By Jonathan Stempel
(Reuters) - A new lawsuit says the 11 men on Nebraska's death row cannot be executed because a voter referendum backed by Governor Pete Ricketts to overturn a 2015 repeal of capital punishment failed to restore their death sentences.
In a complaint filed on Monday, the American Civil Liberties Union of Nebraska said Ricketts exceeded his power under the state constitution by helping finance and control a petition drive that ended in November 2016 when voters reinstated the death penalty.
The ACLU asked a state judge to block executions in Nebraska, saying the governor's actions made the referendum void, and that the death penalty repeal converted the 11 defendants' sentences to life in prison.
Nebraska legislators had voted to eliminate the death penalty in May 2015. Ricketts, a Republican, quickly vetoed the measure, but was overridden.
A spokesman for Ricketts had no immediate comment.
The ACLU sued less than a month after Nebraska signaled it would to move ahead with plans to eventually execute one of the defendants.
Thirty-one U.S. states, as well as the federal government, have capital punishment, according to the nonprofit Death Penalty Information Center.
According to the complaint, Ricketts overstepped his authority when he "proposed, initiated, funded, organized, operated, and controlled" the petition drive.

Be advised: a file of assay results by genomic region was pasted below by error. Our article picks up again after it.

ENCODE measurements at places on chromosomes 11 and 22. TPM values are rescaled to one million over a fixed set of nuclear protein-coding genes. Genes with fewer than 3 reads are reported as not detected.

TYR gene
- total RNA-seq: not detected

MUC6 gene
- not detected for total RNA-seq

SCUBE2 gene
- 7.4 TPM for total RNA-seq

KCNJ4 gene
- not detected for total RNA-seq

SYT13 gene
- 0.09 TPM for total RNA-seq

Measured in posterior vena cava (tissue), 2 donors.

It said several people who were involved had close ties to the governor, and that Ricketts and his parents, TD Ameritrade Holding Corp founder Joe Ricketts and his wife Marlene, donated $425,000, or 29 percent, of the $1.45 million raised by Nebraskans for the Death Penalty, which sponsored the drive.
Last month, Nebraska Attorney General Doug Peterson said his office was prepared to seek an execution warrant for death row defendant Jose Sandoval, which could lead to the setting of an execution date, pending possible appeals.
The state also told Sandoval that it had obtained lethal injection drugs that could be used in an execution.
Sandoval was sentenced for his role in the deaths of five people in a September 2002 bank robbery in Norfolk, Nebraska.
The ACLU sued on behalf of eight of the 11 death row defendants in the district court of Lancaster County, which includes Nebraska's capital of Lincoln. According to a footnote, the other three have not consented to be plaintiffs.
(Reporting by Jonathan Stempel in New York; Editing by Cynthia Osterman)